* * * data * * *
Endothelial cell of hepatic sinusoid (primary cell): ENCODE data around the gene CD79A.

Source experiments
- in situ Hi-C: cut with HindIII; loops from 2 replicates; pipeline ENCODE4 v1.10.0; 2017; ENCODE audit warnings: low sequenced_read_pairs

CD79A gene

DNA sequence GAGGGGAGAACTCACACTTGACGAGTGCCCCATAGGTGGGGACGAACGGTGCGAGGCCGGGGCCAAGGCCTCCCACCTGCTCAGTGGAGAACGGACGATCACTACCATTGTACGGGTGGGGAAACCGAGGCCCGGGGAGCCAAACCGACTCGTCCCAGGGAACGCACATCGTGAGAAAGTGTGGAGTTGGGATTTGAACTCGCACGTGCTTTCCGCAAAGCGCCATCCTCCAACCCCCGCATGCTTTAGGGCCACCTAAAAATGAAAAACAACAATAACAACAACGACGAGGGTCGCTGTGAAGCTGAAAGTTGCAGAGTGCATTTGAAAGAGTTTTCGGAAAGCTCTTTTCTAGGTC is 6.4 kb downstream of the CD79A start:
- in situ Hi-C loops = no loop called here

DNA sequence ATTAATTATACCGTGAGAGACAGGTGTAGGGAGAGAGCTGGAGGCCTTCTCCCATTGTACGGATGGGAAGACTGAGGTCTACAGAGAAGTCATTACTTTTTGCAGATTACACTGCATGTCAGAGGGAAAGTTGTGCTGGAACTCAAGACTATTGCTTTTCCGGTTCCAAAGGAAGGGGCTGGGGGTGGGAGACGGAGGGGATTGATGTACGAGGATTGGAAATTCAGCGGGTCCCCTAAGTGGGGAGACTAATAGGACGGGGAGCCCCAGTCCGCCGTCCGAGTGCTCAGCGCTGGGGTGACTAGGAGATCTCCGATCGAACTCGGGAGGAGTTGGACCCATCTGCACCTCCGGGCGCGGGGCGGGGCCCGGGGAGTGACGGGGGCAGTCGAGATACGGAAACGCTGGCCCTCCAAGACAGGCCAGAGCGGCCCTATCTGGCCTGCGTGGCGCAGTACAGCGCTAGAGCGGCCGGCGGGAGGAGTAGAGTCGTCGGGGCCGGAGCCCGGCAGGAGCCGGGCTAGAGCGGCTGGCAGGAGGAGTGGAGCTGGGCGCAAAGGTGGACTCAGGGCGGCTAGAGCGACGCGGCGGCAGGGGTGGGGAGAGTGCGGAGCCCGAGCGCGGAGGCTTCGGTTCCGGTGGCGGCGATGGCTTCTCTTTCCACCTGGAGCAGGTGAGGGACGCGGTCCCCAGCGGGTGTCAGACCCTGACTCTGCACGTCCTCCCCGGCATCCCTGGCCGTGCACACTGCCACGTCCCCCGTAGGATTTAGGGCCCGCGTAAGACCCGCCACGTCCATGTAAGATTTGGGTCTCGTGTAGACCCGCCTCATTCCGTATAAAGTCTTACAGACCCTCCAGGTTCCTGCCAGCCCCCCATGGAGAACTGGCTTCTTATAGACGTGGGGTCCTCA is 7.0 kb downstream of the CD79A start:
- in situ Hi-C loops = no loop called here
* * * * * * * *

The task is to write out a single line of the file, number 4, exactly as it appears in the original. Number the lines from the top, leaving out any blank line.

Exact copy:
CD79A gene